This puzzle had Monday written all over it. Pretty lame over-all. It's quite a let down when it doesn't even take 5 minutes of your time to fill it in. I expected better.

Dennis said...

Ah, jealousy rears its ever-so-ugly head again...

Bill G. said...

Hot Tuesday here. I enjoyed the puzzle but got stuck for a bit in the lower-right corner. Also found BUSED to look odd.

I've never met an egg I didn't enjoy eating; over medium, scrambled, soft boiled, hard boiled, omelets, etc. I haven't had a frittata but I hope to soon.

Puzzle for today: Humphrey’s Mom and Dad finally let him get a motor scooter. He got out a screwdriver and put on the license plate. Then he drove over to his girlfriend’s house. She noticed that Humphrey had put on the license plate upside down. As he was fixing it, she said, “Look at that! Your new license plate has five digits, all different. When it was upside down, the number was larger by exactly 7,920 than it is now when it’s right side up.”
Can you figure out the number on Humphrey’s license plate?

Gunghy said...

As Barry noted, there are a LOT of names. And when you cross RITA (who?) LUCIE (Who in Heck?) and RAWLS (Oh, yeah, him) in one corner, I'm screwed. And SMALL ADS just ain't used in my corner of the world.
Actually, there's something wrong with my Mac and it randomly kicks me back a page. I had everything done except that NE corner and it spared me the agony of quitting by kicking me out to the answers.
Rest was a very doable Tuesday.

Ron Worden said...

Good afternoon to all, thanks Don and C.C. For a fun puzzle. Great write-up Argyle. I didn't get the theme but filled in the squares without any smudges.
Whether driving a bus, or busing tables,I have done both, neither is all that much fun.
Hatoolah I like mine poached on an English muffin.
Have a great day to all.RJW.

Anonymous said...

I like my eggs all in one basket.

Spitzboov said...

Blond license plate.


A pirate walked into a bar, and the bartender said, "Hey, I haven't seen you in a while. What happened? You look terrible.""What do you mean?" said the pirate, "I feel fine."

"What about the wooden leg? You didn't have that before."

"Well," said the pirate, "We were in a battle, and I got hit with a cannon ball, but I'm fine now."

The bartender replied, "Well, OK, but what about that hook? What happened to your hand?"

The pirate explained, "We were in another battle. I boarded a ship and got into a sword fight. My hand was cut off. I got fitted with a hook but I'm fine, really."

"What about that eye patch?"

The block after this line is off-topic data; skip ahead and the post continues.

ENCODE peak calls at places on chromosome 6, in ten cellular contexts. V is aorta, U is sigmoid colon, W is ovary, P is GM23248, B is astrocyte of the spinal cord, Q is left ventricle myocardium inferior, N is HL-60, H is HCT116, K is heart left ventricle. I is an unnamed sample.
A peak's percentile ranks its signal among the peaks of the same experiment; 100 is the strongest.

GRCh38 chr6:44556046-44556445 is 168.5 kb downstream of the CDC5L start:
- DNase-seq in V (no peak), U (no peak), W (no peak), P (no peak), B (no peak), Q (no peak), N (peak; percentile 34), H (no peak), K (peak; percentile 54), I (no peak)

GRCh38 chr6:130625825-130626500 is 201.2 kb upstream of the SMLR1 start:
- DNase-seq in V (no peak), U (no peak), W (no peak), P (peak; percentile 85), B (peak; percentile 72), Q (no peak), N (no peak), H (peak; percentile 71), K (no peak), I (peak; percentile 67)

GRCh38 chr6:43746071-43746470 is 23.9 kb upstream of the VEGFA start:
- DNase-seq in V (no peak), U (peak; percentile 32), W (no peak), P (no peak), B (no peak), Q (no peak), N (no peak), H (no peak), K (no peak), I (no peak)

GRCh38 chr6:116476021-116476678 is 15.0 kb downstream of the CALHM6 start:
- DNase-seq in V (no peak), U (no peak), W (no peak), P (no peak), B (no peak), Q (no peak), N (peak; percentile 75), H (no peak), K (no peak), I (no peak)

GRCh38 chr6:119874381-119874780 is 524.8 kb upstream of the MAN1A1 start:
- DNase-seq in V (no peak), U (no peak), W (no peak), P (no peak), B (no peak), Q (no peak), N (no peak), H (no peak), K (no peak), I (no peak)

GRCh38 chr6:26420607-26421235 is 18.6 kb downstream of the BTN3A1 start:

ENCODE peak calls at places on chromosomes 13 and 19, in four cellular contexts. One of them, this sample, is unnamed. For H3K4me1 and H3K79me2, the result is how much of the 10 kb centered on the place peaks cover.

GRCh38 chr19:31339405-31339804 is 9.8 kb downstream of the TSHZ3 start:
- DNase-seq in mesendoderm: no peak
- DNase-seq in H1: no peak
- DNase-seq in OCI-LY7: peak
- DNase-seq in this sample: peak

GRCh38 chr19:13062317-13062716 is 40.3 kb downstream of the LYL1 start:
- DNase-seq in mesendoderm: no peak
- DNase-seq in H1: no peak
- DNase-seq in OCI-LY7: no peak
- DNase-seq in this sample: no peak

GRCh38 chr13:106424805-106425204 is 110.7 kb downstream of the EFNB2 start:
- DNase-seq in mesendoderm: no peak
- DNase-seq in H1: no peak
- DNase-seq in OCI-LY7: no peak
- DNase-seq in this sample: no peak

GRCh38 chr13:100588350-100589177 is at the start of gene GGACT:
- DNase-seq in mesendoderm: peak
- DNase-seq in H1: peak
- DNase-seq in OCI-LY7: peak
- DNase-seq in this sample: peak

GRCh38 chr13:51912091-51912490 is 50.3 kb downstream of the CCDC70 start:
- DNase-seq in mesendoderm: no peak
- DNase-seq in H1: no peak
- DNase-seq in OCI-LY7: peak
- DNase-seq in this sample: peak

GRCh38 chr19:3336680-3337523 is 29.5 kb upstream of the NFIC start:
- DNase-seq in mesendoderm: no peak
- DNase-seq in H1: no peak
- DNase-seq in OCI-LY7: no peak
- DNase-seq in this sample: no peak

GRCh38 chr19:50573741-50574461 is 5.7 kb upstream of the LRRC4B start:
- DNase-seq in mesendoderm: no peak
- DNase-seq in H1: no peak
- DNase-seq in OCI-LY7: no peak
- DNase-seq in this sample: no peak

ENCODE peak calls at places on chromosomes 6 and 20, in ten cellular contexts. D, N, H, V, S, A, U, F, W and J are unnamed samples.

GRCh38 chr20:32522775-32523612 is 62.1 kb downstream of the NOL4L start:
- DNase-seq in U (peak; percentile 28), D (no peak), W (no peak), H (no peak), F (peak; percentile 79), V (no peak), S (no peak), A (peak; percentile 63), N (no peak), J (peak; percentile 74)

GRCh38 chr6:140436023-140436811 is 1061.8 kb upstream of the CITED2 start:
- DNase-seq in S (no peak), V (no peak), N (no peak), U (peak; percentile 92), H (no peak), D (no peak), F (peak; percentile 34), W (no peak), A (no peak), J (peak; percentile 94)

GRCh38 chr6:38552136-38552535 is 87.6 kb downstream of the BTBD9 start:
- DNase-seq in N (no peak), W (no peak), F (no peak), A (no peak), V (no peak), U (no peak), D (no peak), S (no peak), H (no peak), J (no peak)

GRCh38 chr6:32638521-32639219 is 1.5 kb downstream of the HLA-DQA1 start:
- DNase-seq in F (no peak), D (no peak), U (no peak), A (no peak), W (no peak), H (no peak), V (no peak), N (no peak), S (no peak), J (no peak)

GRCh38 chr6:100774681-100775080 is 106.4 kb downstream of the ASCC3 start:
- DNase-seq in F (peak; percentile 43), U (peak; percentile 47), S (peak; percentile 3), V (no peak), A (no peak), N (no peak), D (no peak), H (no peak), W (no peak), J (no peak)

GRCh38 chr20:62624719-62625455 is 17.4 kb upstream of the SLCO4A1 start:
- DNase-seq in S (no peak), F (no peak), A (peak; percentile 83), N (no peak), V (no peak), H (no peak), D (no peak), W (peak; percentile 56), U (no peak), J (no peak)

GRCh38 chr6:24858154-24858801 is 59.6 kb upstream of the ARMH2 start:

"Oh," said the pirate, "One day we were at sea, and a flock of birds flew over. I looked up, and one of them pooped in my eye."

"You're kidding," said the bartender. "You couldn't lose an eye just from bird poop."

"It was my first day with the hook."

Gunghy said...

Drool and stool: Visit an industrial area that requires early morning deliveries. Somewhere in there you will find a bar that opened at 5:00 AM. If you stick your head in around noon, you will understand the term.

Our favorite troll is demonstrating once again that he is the definition of dross.

Dennis said...

Gunghy, thanks. Yes, much more the definition of 'dross' than that used elsewhere...

Spitz, both laugh out loud funny.

CrossEyedDave said...

Yay! Another $85.00
(Oh well, $42.50 anyway.)

Wees, but not wEes. I liked the puzzle theme, but did not really notice it as i was too busy scratching my head about things like 48A Moma could be museum, or modern. ( i put in the 1st M & the E, & came back later.) I was sure "overeasy" was going to be "omelette," or is it "omelets." I have seen both ways in the dictionary, but i have no idea why?

52A places in a pyramid was a nice piece of misdirection. I Googled it (after i finished the puzzle, i didn't cheat, i was looking for something funny. Sheesh!) & this came up?

My biggest problem is i think i need new glasses, "a cup of joe" looked more like "a cup of ice" with a slight smudge.

NW was the last to fall, as i had no idea who Rudner was. Thanks for the clip Argyle.

Spitzboov,,, you asked for it!!!

A pirate walks into a bar with a large ships wheel sticking out of the front of his pants. The bartender says, "what's going on with that?"

The pirate says, " i don't know, but it's driving me nuts!"

Mari said...

Spitz @ 12:32 PM: A guy walks into a bar and bets the bartender $5.00 that he can bite his own eye.

The bartender thinks, "That's impossible!!" And takes the patron up on his bet.

The patron promptly takes out his glass eye, bites it, and pockets the $5.00.

A moment later the same patron bets the bartender $10.00 that he can bite his OTHER eye.

The bartender thinks, "Oh come on! That's impossible. The guy walked in the bar unaided, so I know he's not blind."

So the bartender takes the patron up on his bet, and places $10.00 down on the bar.

And then the patron promptly takes out his dentures, bites his other eye, pockets the cash and leaves.

Hahtoolah said...

An 85-year old man walks into a bar and sidles up to the younger 65-year old woman and says to her, "So tell me, good-looking, do I come here often?"